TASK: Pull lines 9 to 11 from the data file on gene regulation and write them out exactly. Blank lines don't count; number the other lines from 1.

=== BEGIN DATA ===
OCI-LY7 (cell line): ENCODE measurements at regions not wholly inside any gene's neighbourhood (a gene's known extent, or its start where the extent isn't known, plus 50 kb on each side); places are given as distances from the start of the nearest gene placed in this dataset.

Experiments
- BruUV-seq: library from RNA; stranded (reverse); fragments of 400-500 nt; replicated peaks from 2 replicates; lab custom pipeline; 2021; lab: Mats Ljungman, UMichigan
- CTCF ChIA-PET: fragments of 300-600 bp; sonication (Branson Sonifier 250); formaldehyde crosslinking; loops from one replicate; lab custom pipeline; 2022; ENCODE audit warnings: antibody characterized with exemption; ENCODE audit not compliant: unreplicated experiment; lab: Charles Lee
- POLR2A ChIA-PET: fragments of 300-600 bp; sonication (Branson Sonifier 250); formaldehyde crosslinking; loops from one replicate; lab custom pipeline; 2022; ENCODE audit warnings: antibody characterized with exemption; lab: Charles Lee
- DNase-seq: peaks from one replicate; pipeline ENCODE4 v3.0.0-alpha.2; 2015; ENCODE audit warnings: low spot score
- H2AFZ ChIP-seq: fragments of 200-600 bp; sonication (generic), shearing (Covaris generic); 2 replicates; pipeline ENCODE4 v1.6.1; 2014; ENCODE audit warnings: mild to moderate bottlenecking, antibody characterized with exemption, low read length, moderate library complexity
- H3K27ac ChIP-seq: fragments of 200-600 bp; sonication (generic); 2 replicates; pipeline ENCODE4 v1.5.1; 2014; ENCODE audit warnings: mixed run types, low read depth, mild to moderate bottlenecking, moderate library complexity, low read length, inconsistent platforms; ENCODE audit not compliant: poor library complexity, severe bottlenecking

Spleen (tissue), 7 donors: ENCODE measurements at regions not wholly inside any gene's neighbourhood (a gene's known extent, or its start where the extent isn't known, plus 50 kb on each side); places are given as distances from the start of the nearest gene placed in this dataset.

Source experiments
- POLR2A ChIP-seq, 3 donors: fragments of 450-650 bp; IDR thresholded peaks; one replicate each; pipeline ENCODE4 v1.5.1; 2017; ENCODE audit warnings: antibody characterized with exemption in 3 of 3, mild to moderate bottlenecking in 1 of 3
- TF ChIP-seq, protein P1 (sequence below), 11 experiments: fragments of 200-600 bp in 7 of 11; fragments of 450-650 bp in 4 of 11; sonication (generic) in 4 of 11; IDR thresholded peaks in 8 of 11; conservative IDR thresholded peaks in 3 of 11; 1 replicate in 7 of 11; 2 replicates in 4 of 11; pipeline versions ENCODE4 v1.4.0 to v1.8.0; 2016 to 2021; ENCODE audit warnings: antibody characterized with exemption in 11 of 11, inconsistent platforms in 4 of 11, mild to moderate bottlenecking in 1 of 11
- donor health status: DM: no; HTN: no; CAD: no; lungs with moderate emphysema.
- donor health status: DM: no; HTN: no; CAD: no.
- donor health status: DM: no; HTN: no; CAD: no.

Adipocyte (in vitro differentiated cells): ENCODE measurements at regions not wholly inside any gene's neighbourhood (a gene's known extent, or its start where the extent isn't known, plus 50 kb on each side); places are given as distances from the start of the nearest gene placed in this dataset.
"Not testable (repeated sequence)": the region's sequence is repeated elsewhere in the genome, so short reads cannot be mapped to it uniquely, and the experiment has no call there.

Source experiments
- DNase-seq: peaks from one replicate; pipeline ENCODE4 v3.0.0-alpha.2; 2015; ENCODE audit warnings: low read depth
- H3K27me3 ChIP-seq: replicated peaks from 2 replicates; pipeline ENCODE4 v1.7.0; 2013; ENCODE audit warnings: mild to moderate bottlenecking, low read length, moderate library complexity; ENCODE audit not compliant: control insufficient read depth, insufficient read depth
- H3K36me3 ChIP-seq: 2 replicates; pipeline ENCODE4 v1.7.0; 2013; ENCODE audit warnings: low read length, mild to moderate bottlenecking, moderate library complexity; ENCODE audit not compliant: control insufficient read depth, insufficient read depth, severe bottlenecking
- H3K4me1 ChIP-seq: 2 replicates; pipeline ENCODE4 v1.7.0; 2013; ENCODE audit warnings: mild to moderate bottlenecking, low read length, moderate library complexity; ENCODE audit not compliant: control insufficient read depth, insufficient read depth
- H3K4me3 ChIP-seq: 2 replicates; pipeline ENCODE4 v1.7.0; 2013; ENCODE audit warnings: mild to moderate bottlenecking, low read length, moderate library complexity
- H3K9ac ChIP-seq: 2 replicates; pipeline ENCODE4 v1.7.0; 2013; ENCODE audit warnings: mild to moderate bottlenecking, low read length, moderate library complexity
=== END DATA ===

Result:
Spleen (tissue), 7 donors: ENCODE measurements at regions not wholly inside any gene's neighbourhood (a gene's known extent, or its start where the extent isn't known, plus 50 kb on each side); places are given as distances from the start of the nearest gene placed in this dataset.

Source experiments
- POLR2A ChIP-seq, 3 donors: fragments of 450-650 bp; IDR thresholded peaks; one replicate each; pipeline ENCODE4 v1.5.1; 2017; ENCODE audit warnings: antibody characterized with exemption in 3 of 3, mild to moderate bottlenecking in 1 of 3